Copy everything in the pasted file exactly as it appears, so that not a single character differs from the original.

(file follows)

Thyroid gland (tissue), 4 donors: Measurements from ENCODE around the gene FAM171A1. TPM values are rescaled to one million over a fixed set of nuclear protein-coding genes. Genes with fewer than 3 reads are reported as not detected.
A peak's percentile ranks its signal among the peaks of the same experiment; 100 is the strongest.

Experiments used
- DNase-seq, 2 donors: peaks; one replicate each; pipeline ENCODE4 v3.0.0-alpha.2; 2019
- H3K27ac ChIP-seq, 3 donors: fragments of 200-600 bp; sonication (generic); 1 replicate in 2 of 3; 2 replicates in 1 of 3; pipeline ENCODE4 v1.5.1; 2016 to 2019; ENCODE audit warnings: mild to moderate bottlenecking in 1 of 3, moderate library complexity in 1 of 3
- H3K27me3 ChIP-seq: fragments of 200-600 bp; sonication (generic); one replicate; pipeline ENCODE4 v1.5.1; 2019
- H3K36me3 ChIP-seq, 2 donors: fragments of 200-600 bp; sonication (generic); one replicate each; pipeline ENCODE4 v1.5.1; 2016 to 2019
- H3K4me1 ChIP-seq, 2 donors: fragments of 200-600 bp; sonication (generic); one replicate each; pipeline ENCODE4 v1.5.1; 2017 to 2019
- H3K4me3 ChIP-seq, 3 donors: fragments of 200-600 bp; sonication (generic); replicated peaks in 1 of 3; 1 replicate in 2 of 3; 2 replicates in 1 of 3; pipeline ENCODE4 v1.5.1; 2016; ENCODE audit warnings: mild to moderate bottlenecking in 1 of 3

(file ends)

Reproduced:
Thyroid gland (tissue), 4 donors: Measurements from ENCODE around the gene FAM171A1. TPM values are rescaled to one million over a fixed set of nuclear protein-coding genes. Genes with fewer than 3 reads are reported as not detected.
A peak's percentile ranks its signal among the peaks of the same experiment; 100 is the strongest.

Experiments used
- DNase-seq, 2 donors: peaks; one replicate each; pipeline ENCODE4 v3.0.0-alpha.2; 2019
- H3K27ac ChIP-seq, 3 donors: fragments of 200-600 bp; sonication (generic); 1 replicate in 2 of 3; 2 replicates in 1 of 3; pipeline ENCODE4 v1.5.1; 2016 to 2019; ENCODE audit warnings: mild to moderate bottlenecking in 1 of 3, moderate library complexity in 1 of 3
- H3K27me3 ChIP-seq: fragments of 200-600 bp; sonication (generic); one replicate; pipeline ENCODE4 v1.5.1; 2019
- H3K36me3 ChIP-seq, 2 donors: fragments of 200-600 bp; sonication (generic); one replicate each; pipeline ENCODE4 v1.5.1; 2016 to 2019
- H3K4me1 ChIP-seq, 2 donors: fragments of 200-600 bp; sonication (generic); one replicate each; pipeline ENCODE4 v1.5.1; 2017 to 2019
- H3K4me3 ChIP-seq, 3 donors: fragments of 200-600 bp; sonication (generic); replicated peaks in 1 of 3; 1 replicate in 2 of 3; 2 replicates in 1 of 3; pipeline ENCODE4 v1.5.1; 2016; ENCODE audit warnings: mild to moderate bottlenecking in 1 of 3